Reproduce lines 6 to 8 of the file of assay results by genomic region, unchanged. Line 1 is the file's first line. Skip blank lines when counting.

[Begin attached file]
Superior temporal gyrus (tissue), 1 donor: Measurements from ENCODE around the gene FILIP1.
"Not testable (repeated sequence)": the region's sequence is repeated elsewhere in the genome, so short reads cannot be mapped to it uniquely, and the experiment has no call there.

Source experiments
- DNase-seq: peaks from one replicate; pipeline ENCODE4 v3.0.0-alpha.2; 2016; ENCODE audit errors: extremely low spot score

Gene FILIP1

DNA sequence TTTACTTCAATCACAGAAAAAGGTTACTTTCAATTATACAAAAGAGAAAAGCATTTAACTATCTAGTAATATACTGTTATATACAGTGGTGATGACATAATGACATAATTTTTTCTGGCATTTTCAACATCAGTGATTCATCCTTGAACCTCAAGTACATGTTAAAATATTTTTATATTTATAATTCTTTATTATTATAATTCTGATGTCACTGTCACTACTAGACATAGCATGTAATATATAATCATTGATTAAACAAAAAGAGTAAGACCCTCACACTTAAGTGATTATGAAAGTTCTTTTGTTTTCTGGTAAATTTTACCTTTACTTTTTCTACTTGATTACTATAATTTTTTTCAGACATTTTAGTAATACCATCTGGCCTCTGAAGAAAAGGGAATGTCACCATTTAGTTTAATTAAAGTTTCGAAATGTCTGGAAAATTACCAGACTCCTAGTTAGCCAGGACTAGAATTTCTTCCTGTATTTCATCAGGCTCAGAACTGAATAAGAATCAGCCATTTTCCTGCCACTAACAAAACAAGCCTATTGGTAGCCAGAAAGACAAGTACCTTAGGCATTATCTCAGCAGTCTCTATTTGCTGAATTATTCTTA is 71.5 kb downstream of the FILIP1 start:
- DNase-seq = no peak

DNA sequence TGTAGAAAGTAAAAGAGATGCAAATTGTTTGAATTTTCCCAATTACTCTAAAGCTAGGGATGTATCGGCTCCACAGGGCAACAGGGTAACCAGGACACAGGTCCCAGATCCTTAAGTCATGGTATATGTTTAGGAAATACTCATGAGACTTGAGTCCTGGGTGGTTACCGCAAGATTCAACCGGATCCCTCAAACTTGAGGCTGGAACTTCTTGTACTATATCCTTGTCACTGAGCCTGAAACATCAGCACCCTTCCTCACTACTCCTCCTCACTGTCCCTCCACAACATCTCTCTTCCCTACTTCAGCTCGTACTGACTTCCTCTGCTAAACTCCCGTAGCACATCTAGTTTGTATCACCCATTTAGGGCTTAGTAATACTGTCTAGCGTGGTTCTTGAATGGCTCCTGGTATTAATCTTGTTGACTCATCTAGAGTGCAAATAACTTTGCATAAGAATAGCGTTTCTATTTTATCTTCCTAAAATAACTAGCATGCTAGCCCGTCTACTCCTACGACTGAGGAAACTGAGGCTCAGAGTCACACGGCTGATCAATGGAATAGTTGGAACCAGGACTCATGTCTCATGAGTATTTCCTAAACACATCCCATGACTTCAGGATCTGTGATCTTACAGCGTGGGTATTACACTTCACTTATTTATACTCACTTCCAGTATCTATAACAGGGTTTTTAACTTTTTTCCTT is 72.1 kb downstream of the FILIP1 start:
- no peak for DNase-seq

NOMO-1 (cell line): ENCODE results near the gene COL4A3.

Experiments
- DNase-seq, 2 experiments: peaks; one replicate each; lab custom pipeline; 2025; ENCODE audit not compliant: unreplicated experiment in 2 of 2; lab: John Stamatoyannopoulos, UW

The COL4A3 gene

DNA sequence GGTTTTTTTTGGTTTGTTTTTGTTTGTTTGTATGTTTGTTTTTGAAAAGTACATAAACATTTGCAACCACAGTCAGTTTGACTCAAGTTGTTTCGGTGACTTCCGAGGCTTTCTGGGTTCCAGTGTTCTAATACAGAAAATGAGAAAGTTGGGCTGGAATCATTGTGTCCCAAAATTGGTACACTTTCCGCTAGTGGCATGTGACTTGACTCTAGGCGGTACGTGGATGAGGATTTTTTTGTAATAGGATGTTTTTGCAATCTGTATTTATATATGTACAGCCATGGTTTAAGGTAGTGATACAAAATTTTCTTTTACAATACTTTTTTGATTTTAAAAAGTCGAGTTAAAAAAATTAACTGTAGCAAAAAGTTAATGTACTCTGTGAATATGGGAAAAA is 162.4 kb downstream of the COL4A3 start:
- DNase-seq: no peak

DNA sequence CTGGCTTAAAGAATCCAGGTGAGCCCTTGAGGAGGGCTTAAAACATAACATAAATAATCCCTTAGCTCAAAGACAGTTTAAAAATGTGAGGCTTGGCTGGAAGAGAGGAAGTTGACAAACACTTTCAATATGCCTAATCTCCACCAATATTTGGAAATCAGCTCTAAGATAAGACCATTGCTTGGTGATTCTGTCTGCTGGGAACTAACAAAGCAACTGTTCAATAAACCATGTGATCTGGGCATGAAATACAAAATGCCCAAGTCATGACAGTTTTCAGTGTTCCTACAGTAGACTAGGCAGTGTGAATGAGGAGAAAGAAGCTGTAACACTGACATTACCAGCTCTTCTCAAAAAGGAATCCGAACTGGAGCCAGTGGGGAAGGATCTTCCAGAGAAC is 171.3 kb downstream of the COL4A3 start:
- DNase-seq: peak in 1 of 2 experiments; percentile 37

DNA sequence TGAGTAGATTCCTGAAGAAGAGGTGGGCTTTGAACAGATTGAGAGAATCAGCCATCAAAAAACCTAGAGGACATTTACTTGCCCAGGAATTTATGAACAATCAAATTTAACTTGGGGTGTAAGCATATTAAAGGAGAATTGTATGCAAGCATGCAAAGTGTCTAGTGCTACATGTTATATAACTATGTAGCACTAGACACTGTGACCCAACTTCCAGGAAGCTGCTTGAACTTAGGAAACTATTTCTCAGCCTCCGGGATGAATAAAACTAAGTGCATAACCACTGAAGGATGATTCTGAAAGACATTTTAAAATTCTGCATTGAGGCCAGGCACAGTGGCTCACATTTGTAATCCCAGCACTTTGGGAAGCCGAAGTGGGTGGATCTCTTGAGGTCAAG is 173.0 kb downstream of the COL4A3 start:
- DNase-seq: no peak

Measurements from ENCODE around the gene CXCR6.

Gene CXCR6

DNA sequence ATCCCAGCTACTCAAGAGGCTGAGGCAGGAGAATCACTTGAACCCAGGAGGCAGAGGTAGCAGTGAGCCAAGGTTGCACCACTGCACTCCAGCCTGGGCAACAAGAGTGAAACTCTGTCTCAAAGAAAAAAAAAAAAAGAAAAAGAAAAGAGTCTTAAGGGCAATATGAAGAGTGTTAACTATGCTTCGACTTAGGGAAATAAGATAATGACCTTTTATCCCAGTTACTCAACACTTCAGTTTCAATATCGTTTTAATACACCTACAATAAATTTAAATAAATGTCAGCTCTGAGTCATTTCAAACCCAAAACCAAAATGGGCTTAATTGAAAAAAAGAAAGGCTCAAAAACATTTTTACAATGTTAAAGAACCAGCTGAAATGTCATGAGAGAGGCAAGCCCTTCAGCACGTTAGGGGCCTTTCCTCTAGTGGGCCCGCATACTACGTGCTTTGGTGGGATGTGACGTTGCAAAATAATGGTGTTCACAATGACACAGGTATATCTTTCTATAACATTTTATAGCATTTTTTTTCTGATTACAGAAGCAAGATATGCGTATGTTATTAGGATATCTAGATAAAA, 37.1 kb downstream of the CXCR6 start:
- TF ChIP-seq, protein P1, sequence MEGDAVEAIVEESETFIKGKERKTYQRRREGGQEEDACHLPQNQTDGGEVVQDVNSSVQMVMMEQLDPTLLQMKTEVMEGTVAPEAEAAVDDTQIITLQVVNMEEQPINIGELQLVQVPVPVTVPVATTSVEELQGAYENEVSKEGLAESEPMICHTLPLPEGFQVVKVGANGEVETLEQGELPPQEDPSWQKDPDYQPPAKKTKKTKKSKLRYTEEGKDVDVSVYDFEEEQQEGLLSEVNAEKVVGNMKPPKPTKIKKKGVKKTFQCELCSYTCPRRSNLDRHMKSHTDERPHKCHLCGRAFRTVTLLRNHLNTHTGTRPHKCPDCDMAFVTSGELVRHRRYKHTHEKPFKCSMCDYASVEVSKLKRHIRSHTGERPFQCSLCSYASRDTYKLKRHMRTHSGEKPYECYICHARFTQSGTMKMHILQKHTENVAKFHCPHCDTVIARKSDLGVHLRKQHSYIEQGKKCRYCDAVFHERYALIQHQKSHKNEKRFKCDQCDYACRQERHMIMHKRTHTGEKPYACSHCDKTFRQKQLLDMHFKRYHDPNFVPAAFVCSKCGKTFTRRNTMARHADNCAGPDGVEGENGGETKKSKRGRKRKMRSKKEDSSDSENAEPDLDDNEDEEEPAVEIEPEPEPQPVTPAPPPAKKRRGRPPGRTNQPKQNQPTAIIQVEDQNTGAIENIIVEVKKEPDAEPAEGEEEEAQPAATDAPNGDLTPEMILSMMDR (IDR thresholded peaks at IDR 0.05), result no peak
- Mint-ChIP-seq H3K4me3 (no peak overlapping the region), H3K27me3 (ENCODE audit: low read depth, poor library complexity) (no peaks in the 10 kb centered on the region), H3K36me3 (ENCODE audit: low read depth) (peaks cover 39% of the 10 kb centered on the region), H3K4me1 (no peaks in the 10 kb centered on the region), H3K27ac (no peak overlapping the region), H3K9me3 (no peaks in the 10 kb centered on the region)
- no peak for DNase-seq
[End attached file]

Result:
DNA sequence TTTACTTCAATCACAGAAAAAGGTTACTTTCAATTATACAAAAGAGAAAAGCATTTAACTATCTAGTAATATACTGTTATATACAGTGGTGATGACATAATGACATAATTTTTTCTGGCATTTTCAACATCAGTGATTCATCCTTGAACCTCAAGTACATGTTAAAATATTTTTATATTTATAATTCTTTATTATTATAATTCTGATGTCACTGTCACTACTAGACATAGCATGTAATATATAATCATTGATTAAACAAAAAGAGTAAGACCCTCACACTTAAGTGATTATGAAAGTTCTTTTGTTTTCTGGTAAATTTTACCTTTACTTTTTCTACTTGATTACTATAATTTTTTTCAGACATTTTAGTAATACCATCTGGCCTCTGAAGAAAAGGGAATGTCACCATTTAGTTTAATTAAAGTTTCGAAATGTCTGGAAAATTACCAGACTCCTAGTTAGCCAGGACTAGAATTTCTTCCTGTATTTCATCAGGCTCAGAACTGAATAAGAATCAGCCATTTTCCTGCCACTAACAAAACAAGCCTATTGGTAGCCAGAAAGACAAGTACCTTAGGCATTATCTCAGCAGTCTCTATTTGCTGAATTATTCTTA is 71.5 kb downstream of the FILIP1 start:
- DNase-seq = no peak

DNA sequence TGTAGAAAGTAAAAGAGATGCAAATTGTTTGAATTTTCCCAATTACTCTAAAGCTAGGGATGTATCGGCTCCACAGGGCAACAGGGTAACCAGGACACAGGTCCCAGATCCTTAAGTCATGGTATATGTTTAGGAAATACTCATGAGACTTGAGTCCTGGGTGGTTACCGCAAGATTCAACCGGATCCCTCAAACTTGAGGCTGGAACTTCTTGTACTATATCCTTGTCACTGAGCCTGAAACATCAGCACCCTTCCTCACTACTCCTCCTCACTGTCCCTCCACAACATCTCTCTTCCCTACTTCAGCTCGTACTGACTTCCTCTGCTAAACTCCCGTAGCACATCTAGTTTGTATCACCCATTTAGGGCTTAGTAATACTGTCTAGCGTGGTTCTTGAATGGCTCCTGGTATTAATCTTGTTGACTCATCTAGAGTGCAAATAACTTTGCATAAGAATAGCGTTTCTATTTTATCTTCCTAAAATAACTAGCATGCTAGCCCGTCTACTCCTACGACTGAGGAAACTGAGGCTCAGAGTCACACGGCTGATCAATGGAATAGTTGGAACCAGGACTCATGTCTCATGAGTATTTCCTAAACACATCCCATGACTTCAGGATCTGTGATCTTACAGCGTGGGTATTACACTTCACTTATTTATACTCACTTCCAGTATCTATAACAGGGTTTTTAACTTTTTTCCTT is 72.1 kb downstream of the FILIP1 start: